Dynamic array

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A dynamic array is an array whose dimensions are not known at compile-time. The dynamic array type is not the only type providing variable-length arrays, but as of 2022 it is the only one FPC supports.



A dynamic array’s definition will only allocate space for a pointer. During runtime, various routines will ensure convenient usage but, most importantly, the syntax of accessing an array’s elements by placing indices in square brackets is supported by the compiler, implemented as automatic de-referencing of the pointer.

Dynamic arrays’ indices are always non-negative integers starting at zero for the first element. It is not possible to use an enumerative type or any other ordinal type as an index. The first element is always specified by an index of 0 – this cannot be changed.


A one-dimensional dynamic array is defined like this:

array of char

Note how no dimensions’ size is specified. This is what distinguishes the definition from a normal array.

In order to define a multidimensional array, an array itself is specified as the base type, thus creating an “array of arrays”:

array of array of longInt


The compiler procedure setLength will change a dynamic array’s length, provided there is enough memory.

1program setLengthDemo(input, output, stdErr);
3	sieve: array of longWord;
5	setLength(sieve, 1337);

The procedure allocates memory for as many records of the base type as specified, plus some management data. It then copies all elements of the old incarnation to the new one. New fields that did not exist before are initialized with the default intrinsic.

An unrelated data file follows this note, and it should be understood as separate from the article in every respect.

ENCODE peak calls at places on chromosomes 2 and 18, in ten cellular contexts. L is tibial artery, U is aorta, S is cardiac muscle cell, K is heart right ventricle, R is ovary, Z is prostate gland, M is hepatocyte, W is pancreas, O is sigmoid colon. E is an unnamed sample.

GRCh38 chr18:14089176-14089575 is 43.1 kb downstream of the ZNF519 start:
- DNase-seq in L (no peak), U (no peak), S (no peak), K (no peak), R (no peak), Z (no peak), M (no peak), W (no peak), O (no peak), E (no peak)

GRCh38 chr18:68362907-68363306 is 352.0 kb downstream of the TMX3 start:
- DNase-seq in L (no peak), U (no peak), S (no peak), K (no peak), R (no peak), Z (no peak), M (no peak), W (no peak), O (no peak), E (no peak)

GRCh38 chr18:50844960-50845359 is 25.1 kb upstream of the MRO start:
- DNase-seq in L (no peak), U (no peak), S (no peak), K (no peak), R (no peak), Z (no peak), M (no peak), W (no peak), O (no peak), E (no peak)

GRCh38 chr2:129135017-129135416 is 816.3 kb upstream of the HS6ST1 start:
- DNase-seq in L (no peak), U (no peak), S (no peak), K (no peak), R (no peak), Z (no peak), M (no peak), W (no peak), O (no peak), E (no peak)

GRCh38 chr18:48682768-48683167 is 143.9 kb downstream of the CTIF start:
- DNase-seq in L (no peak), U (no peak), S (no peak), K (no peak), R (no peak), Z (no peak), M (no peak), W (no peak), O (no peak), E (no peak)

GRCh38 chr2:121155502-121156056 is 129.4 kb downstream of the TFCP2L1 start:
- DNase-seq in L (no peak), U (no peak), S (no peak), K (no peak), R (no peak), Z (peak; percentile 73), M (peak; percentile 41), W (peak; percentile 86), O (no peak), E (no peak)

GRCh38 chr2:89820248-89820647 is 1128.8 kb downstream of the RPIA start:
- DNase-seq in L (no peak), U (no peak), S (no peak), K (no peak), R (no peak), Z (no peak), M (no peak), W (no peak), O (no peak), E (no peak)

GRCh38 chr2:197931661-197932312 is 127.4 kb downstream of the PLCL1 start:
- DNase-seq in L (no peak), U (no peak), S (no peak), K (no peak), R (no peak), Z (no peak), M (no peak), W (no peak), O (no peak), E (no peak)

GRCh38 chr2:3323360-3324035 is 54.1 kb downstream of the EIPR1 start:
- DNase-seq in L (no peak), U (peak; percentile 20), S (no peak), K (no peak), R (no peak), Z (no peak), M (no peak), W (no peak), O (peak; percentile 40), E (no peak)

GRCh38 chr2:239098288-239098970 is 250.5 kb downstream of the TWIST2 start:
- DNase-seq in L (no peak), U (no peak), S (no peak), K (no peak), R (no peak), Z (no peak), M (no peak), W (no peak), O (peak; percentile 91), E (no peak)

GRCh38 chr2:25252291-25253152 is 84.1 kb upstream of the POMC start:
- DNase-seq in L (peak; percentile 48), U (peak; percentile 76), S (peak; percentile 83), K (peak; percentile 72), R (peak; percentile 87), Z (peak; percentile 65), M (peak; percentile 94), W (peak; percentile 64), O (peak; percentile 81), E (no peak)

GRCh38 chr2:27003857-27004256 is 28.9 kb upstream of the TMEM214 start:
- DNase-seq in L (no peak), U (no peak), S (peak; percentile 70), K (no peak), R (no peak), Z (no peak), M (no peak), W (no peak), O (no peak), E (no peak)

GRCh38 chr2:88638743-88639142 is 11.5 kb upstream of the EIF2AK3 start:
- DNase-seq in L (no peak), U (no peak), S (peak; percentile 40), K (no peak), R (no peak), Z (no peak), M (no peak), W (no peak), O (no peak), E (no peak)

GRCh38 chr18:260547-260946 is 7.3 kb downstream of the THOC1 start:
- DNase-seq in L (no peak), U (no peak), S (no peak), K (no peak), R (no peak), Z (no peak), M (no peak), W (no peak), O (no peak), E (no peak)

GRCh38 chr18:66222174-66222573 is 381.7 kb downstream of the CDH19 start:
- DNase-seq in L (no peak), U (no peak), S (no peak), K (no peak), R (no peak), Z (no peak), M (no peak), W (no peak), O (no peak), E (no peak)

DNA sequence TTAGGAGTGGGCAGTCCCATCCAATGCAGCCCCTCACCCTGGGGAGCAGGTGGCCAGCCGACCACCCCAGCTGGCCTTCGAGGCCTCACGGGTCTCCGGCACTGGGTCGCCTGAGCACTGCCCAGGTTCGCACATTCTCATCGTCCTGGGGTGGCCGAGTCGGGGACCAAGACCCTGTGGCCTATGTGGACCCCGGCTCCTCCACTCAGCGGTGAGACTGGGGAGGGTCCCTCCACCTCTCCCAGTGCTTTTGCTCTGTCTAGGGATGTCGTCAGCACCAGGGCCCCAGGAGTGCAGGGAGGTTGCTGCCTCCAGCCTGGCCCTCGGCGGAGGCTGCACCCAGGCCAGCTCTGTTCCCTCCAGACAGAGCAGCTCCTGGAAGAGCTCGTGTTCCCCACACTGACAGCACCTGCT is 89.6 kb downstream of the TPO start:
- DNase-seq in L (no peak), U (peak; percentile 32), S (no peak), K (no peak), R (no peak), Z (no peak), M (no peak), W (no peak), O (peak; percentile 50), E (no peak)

It is important to remember that, since all elements are copied during setLength, it can become extremely inefficient to use it with large arrays, or inside inner loops.

Multidimensional arrays can be resized with setLength, too, by specifying multiple sizes in the call, like this:

1program multidimensionalSetLengthDemo(input, output, stdErr);
3	samples: array of array of smallInt;
5	setLength(samples, 12, 64);

In this example, valid indices for samples’ first dimension are in the range 0..11, while valid indices for its second dimension are within 0..63.

One quite useful fact is that, because multidimensional dynamic arrays are always “arrays of arrays”, the limitation that all dimensions must be of the same size does not apply to them. Different dimensions are implemented as arrays, and can each have their own size. For instance,

 1program binomialPotence(input, output, stdErr);
 3	pascalsTriangle: array of array of longWord;
 4	exponent: longInt;
 5	factor: longInt;
 7	setLength(pascalsTriangle, 20);
 9	setLength(pascalsTriangle[0], 1);
10	pascalsTriangle[0][0] := 1;
12	setLength(pascalsTriangle[1], 2);
13	pascalsTriangle[1][0] := 1;
14	pascalsTriangle[1][1] := 1;
16	// construct values by simple addition